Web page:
Friday, July 23, 2010

Cash Reserves: Evil?

The Grand Game, in Raleigh!

During the Roosevelt Administration, government officials repeatedly tried to find ways to tax what they called "retained earnings." Those rat bastard businessmen were trying to INVEST! And that meant that profits were not being fully taxed. Something must be done. In fact, I would attribute much of the second dip, in 1936-7, to business uncertainty about tax treatment. The Roosevelt officials even went so far as to threaten businesses with prosecution for taking LEGAL tax breaks.

The Obama administration is now considering doing the same thing, in a variety of ways, increasing taxes on investment and productivity. The result will be lower investment and productivity, which may snuff out the recovery.

But that's not what today's Grand Game is about. Today I want to thank KPC friend BR for pointing out this article, in the Raleigh paper. A large company has the gall to hold large cash reserves, instead of paying out profits (so that the profits can be taxed), or reducing prices (which they would do...I'm not sure why having cash reserves means you should cut prices. It just doesn't follow).

Anyway, as frequent readers know, the Grand Game is where we ask you to check out the article, and point out the absurdity you find most amusing! I'll go first:

IT'S AN INSURANCE COMPANY! THE STATE IS MAD AT AN INSURANCE COMPANY FOR HOLDING CASH RESERVES? No, this is not the Onion.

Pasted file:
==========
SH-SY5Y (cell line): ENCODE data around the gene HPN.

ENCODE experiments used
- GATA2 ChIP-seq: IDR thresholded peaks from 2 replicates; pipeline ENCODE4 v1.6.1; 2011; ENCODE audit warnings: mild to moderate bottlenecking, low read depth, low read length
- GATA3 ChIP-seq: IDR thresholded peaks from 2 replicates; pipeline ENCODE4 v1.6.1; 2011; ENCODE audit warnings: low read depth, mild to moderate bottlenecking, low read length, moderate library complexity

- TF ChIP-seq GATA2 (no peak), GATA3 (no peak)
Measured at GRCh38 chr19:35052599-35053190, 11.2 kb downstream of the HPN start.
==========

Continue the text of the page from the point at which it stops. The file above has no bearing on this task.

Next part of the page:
18 comments:

Anonymous said...

Read the article more closely... it's Consumers Union that is making the claims about too-high cash reserves and not the government/state.

Also, the argument that's being (poorly) made by Consumers Union is that it's not necessarily right for BCBS to just keep increasing premiums to build a large cash pile. It's a reasonable thing to think about and discuss, so I think you go waaay overboard on your criticism. On the other hand, I sincerely doubt that BCBS execs are sitting there raising rates just to create a cash pile. I'm guessing most/all of the rate increase was perfectly reasonable (though painful at the quoted 12%).

Basically, both you and Consumers Union have gone overboard in your respective arguments. Cooler heads would make for a much more reasonable and worthwhile discussion.

Mungowitz said...

Well, thanks for the close read. Though, saying "M went over in his comments" is a lot like saying "The sun rises in the east." Not exactly front page news.

MaxSpeak said...

"Paying out profits" is a non-sequitur. If the organizations in the article had been for-profit firms (they are actually non-profits), the reserves received would be taxable profits, paid out or not. If paid out to individuals they would be taxable as dividends. As such, since these are non-profits, that would not be double-taxation.

Just to annoy Angus, if the money is sitting in a bank it isn't doing anybody any good insofar as banks are not lending. If the Gov taxes some of it for spending, lets say to build a monorail from your house to the candy-store, that would be good for employment.

eightnine2718281828mu56 said...

---
Also, the argument that's being (poorly) made by Consumers Union is that it's not necessarily right for BCBS to just keep increasing premiums to build a large cash pile.